As we near May 31, all eyes are on how wheels of the economy start to turn. One of the sectors hit hard by coronavirus lockdown has been the micro-loan lending sector. The microfinance institution (MFI) is an important component of this. The available data shows how the sector has suffered in the past few weeks and is now trying to recover. While there is debate on the extent the measures announced by the government and the Reserve Bank of India (RBI) could provide much needed economic stimulus, some of the MFIs say that the banks have already started cautious lending activity. G Padmaja Reddy, Founder and Managing Director, Spandana, an MFI headquartered in Hyderabad, says, "We have received Rs 800 crore in the last two months (March and April) from SBI and Nabard, and others have also been receiving."
"Though we were allowed to operate from April 20th in the non-containment zones across the country, the actual activity in the sector with staff beginning to report back to work has really started in the last one week," she adds.
Sa-Dhan, one of the oldest and largest associations of the MFIs in the country, with around 215 members, has released data on the initial impact of coronavirus lockdown on the sector. The lockdown has apparently badly hit the sector, the data shows. P Satish, Executive Director, Sa-Dhan, says, "The report is based on data gathered between April 12 - April 30, 2020, which saw some of the measures announced by the Reserve Bank of India, before and during this period. The position today is this even after subsequent measures announced by the finance ministry and again by the RBI."
He however, says, "The financial support in terms of liquidity is yet to reach the MFIs at the institution level and therefore it has not yet translated into lending to the end micro-credit borrowers." This apparently is expected to take off, he says. "This report encapsulates the various facets of hardships the industry has been undergoing. However, by end June we will come out with an assessment on the impact of government initiatives for the sector," Satish also says.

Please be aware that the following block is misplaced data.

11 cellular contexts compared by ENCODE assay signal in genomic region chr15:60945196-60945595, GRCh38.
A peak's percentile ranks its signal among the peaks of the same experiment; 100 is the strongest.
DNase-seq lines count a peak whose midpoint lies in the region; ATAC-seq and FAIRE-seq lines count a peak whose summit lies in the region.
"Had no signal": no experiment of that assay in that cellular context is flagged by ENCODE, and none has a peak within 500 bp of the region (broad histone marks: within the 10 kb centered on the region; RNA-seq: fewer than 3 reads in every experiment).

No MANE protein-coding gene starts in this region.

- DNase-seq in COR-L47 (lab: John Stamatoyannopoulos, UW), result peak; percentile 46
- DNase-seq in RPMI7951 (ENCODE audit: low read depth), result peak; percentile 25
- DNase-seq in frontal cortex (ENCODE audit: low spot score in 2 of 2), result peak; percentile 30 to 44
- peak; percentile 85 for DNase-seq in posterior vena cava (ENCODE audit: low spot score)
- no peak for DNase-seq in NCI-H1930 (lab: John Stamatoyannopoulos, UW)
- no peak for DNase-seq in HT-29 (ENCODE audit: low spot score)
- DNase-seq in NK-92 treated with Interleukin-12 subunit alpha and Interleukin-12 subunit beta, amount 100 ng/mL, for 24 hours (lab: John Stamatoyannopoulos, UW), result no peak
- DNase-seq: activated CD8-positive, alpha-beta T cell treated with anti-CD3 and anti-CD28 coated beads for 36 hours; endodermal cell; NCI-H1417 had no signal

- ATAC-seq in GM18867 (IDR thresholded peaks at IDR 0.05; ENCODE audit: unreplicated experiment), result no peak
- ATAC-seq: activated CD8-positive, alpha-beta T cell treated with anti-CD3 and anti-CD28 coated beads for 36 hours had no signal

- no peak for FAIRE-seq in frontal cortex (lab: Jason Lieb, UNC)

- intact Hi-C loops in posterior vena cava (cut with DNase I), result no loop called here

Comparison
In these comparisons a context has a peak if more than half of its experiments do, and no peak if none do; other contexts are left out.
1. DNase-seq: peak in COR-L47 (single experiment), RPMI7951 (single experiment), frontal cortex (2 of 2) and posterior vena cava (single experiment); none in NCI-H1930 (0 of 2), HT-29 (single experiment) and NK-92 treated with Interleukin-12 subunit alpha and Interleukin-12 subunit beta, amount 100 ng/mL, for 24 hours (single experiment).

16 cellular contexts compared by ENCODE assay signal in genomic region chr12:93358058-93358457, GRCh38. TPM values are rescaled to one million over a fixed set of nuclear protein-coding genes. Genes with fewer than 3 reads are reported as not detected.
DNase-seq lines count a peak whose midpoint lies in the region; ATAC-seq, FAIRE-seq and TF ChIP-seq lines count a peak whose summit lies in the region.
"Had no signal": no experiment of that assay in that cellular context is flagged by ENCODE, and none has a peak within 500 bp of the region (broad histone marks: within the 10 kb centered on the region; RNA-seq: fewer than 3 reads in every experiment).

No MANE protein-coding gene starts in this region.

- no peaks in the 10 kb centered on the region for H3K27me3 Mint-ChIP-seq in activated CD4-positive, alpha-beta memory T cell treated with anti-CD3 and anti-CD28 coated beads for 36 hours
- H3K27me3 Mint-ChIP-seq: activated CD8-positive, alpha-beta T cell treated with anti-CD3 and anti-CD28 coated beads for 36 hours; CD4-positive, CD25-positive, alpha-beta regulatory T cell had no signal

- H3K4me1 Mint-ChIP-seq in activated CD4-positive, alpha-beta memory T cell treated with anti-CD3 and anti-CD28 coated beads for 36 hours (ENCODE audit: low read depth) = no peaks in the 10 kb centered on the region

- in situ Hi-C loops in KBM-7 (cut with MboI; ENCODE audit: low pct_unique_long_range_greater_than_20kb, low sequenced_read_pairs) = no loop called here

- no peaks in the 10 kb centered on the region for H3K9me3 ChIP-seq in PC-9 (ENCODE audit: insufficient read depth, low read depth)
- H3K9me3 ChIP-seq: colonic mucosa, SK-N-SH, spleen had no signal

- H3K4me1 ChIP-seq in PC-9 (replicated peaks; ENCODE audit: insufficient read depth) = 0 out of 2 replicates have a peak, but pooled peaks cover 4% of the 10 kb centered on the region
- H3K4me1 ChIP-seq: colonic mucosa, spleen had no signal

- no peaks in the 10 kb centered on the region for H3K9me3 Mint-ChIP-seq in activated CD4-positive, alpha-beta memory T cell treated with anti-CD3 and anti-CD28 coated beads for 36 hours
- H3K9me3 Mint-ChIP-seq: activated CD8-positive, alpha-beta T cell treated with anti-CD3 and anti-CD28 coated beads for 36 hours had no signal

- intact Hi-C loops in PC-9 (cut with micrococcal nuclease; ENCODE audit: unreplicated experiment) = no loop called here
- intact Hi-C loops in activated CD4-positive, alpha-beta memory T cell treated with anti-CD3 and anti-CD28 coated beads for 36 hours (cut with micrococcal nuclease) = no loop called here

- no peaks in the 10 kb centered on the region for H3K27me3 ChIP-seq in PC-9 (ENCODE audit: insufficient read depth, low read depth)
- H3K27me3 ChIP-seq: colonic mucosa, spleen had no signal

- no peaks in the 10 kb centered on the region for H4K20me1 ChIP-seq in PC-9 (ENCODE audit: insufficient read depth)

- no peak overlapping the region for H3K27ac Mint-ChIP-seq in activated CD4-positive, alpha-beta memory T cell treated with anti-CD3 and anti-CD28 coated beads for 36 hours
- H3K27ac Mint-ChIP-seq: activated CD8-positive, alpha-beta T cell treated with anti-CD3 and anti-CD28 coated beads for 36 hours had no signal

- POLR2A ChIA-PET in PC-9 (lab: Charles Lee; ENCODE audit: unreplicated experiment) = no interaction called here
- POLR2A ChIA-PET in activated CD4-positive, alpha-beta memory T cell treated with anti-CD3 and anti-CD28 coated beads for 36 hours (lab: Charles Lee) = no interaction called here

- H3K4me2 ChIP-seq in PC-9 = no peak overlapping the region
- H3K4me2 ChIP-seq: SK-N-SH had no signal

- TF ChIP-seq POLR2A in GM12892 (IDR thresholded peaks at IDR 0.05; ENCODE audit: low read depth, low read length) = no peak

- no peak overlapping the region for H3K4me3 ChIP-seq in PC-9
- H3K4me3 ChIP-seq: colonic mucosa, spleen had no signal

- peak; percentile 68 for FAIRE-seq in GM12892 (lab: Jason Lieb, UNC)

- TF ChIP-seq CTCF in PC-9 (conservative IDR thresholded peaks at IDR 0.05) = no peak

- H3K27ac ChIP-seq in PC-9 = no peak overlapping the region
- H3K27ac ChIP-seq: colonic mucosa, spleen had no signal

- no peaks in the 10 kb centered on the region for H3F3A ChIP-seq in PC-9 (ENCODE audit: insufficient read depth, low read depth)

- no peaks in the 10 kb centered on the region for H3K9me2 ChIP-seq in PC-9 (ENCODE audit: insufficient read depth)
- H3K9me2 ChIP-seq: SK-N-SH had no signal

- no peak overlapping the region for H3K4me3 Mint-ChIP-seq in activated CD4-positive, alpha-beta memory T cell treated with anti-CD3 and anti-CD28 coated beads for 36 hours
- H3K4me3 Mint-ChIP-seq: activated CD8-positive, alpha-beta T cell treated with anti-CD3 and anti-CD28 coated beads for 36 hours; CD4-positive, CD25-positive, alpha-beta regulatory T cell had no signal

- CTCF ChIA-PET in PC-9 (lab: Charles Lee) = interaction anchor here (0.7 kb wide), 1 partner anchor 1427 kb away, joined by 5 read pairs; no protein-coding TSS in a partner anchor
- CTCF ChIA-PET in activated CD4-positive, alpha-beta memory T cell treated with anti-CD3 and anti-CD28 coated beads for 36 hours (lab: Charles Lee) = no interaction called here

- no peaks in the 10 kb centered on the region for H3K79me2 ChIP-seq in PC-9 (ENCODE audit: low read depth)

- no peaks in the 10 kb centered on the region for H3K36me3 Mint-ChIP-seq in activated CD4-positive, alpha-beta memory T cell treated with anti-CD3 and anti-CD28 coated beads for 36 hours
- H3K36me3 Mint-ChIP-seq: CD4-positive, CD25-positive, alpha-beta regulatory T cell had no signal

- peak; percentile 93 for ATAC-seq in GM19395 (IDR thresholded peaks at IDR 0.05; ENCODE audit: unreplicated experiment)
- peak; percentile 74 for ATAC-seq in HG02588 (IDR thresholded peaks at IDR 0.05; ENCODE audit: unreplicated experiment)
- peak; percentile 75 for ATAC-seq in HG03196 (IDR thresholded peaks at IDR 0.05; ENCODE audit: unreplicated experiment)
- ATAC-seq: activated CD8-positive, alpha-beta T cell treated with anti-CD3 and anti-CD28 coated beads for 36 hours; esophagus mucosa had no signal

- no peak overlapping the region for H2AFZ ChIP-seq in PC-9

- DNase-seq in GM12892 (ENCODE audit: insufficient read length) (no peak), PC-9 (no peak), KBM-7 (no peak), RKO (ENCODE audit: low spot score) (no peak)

The data for the report titled "Impact of Unfolding Covid19 on MFIs & Clients" has been collected for the period April 12 to April 30, 2020 from about 78 microfinance institutions with a portfolio size of less than Rs 10 crore to over Rs 500 crore. Field data has been collected from 112 districts across 20 states and union territories.
"Seen from a bankers' perspective, the lending activity by MFIs had come to a standstill. Pick up in the micro-lending activity will alone give comfort to the banks. Even, the TLTRO (Targeted Long Term Repo Operations), is also new and there is little policy to fall back on for the banks and they began formulating their own policies and by June 10th funds are to be released so we may have to wait and watch," Spandana's Reddy says.
Here are some of the key findings from the report that Sa-Dhan has shared:
- Repayment rates are down 11.9 per cent as most MFIs have extended moratorium to clients
- 15 per cent of clients are willing to voluntarily make repayments of loan instalments
- Only 36 per cent of surveyed MFIs can meet repayment obligation till July 2020
- Only 4 per cent of surveyed MFIs have wherewithal to pay salaries and meet administrative expenses till July 2020
- 20 per cent of the surveyed MFIs received funding post March 20, 2020
- Most of the MFIs are in constant touch with over 70 per cent of their existing clients
- While there is a strong desire to offer emergency loans to clients, only about 3 per cent MFIs from the survey have adequate funds to support emergency loan products
Impact on clients
- Over 72 per cent of the surveyed clients have reported a significant decline in income
- Nearly 48 per cent have reported total loss of income
- 84 per cent of the clients surveyed stated that they will not be able to make payment of all installments in the next few months
- 27 per cent of clients are not in a position to pay any of their installments
- While 54 per cent of clients have benefited from various financial and economic packages of the government, the number of clients in urban areas benefiting from such initiatives remains below 30 per cent
"Sustenance of the industry depends on how efficiently funds flow in the days to come. Ultimately, these funds flow through to support the incomes of the underprivileged client, especially in this critical period. While the present situation has created a high liquidity stress, the industry has always bounced back on the face of adversity. Adaptation and investment on technology will play a pivotal role for the industry in the new normal scenario," Satish notes.